Report: Evers faces $1 billion budget shortfall
MADISON, Wis. (AP) — Incoming Democratic Gov. Tony Evers would need to find about $1.1 billion to give state agencies all they requested to pay for schools, prisons, Medicaid and other government operations over the next two years, a report released Tuesday said.
The analysis from Gov. Scott Walker’s administration revises revenue estimates for the current year and makes a prediction of how much the state will collect in taxes over the next two years. It then subtracts spending requested from state agencies over that time period, assuming they would get all that they ask for, which they never do.
Although revenue estimates will be revised several times over the coming months, the report is a snapshot of the challenge facing the new governor and Republican-led Legislature. This will be the first budget debate since 2007 in which the governor and Legislature are under split party control. Republicans have controlled everything for the past eight years and Democrats had full control during the two years prior.
In 2007, the governor was a Democrat, the Senate was controlled by Democrats and the Assembly was run by Republicans. The budget wasn’t signed into law until October, four months late. In 2017, when Walker and Republicans couldn’t agree on transportation funding, Walker signed the budget three months late, in September.
The other four budgets were all passed and signed into law on or before the July 1 deadline.
Evers will introduce a budget early in 2019, which the Legislature will then revise over several months. The current budget, which runs until June 30, 2019, will remain in effect until a new one is signed into law.
“It’s not unusual to have agency requests be larger than the estimates,” Evers’ spokeswoman, Carrie Lynch, said in an email to The Associated Press. “Budgets are about priorities and Governor-elect Evers is confident his team can put together a balanced budget that puts Wisconsin children and families first.”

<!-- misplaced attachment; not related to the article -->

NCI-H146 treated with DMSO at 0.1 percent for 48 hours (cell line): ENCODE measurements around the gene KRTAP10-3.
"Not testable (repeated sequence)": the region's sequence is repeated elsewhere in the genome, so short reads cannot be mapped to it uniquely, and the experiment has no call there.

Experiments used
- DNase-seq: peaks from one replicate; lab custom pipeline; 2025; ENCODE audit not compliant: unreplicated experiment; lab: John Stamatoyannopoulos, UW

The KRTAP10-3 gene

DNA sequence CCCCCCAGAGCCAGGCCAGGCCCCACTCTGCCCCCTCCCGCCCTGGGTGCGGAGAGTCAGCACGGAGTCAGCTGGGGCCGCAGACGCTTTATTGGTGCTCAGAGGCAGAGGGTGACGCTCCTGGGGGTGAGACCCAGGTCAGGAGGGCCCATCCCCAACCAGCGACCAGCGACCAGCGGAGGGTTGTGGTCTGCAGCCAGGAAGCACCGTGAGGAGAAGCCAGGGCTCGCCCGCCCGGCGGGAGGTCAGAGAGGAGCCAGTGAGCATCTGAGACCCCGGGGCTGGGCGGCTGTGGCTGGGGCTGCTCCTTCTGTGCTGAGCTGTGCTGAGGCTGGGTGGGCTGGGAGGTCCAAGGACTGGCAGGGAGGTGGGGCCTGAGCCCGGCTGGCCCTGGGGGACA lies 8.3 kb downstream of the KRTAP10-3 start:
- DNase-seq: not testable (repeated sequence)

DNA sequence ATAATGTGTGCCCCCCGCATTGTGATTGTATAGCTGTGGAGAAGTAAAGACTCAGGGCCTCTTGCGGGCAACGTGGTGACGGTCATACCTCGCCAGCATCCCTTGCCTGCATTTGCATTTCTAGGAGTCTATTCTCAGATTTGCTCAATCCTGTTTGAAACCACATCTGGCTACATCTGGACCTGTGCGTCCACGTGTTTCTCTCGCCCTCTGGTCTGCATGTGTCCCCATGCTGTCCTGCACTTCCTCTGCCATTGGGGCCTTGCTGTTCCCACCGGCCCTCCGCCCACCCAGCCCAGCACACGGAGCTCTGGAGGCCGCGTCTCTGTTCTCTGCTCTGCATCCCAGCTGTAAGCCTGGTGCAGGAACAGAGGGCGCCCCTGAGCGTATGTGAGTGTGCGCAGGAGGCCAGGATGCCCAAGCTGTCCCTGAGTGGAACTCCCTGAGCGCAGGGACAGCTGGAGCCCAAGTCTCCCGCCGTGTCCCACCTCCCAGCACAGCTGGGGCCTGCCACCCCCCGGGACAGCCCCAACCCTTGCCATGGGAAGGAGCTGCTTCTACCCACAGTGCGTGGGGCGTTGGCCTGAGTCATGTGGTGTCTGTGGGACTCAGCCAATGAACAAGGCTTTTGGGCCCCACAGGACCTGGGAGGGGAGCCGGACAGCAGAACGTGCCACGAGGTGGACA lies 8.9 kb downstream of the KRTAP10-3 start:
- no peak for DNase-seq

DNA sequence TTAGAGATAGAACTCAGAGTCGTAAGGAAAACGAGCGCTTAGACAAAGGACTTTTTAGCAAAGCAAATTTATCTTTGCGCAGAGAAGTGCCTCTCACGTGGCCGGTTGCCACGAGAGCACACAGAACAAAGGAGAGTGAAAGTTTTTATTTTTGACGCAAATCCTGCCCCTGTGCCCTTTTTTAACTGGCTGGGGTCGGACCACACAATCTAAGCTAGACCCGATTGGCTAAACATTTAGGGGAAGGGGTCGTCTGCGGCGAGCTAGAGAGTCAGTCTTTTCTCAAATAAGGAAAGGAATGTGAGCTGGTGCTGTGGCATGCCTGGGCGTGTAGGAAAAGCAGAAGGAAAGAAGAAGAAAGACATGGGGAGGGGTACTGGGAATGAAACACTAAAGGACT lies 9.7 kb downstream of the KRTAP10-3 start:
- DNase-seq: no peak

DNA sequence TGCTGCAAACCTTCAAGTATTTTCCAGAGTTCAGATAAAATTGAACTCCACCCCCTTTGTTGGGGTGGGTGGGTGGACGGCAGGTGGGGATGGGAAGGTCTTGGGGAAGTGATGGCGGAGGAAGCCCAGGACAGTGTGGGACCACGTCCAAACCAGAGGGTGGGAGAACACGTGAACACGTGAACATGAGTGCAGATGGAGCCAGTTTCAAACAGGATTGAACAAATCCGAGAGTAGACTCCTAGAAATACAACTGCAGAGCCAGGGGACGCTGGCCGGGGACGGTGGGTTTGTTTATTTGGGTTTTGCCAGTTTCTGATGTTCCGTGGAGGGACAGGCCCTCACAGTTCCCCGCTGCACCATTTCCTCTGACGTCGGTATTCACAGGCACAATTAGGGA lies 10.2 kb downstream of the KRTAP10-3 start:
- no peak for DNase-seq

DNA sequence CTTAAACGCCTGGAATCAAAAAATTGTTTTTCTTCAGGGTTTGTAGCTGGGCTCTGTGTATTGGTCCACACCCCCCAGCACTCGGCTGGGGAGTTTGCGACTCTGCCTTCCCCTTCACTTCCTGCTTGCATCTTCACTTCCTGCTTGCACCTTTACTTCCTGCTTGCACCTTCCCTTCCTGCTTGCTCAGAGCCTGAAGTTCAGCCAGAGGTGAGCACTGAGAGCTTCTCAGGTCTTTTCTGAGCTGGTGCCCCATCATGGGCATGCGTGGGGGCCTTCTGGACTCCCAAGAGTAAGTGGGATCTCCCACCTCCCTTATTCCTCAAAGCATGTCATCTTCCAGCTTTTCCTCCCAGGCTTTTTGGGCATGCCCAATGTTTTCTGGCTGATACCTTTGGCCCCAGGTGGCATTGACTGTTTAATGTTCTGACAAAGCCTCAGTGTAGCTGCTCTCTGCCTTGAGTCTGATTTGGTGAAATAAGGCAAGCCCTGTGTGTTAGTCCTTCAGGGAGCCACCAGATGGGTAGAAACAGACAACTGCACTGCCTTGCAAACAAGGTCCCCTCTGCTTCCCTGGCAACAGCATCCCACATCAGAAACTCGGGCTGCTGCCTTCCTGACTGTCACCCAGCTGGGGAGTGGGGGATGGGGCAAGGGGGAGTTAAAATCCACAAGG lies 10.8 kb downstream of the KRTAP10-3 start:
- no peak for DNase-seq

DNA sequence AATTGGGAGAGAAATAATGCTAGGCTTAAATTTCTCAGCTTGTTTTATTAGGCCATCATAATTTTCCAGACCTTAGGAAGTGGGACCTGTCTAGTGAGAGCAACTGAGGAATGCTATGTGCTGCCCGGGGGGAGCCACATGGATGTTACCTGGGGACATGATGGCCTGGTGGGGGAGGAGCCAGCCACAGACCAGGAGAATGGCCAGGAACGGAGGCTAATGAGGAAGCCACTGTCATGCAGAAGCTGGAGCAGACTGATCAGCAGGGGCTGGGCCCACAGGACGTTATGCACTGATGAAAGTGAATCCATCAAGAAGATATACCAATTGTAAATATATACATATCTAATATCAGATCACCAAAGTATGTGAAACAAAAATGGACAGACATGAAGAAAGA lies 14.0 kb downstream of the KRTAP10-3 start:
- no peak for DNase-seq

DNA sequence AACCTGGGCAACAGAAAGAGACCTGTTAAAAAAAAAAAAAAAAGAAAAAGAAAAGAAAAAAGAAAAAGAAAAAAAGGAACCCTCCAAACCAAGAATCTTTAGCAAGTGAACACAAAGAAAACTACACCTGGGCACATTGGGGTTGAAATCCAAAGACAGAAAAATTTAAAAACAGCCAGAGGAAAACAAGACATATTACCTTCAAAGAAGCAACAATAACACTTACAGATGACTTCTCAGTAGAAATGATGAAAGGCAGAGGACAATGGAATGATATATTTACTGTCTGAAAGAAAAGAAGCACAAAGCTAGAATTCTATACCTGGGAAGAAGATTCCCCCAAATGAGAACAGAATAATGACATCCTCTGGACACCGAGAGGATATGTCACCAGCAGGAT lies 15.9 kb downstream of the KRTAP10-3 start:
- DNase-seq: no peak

Evers is currently serving as state superintendent of schools. In the budget request for the Department of Public Instruction that he submitted before he defeated Walker, Evers sought nearly $1.6 billion more for schools over the next two years.
Evers will be sworn in as governor on Jan. 7.
The report assumes that tax collections will be 4.2 percent higher this fiscal year than the previous one. It then assumes growth of 3.5 percent the first year of the next state budget and 2.5 percent the second year. In total, that would be $2.1 billion more in tax collections.
The Republican co-chairs of the Legislature’s budget-writing committee said the revenue estimate shows the state is “headed in the right direction.”
“Governor Walker is leaving Wisconsin in much better fiscal shape than what he inherited,” state Sen. Alberta Darling and Rep. John Nygren said in a joint statement. “Wisconsin is on the right track and this report proves it. With the amount of money coming into the state, we can continue to fund priorities like education, continue to cut taxes, and balance the budget.”
The Walker administration revenue estimates are based on current state and federal law and “can be volatile,” the report cautioned.
Revenue estimates will be updated in mid-January by the nonpartisan Legislative Fiscal Bureau. Those numbers will then form the basis of the state budget Evers submits.
The $1.1 billion shortfall is not out of line with recent budget projects at this point in the process. The average imbalance in the past four reports was about $1 billion, Walker’s administration said.
However, the numbers can change quickly. By the time Walker introduced his first budget in 2011, the projected shortfall was $3.6 billion.
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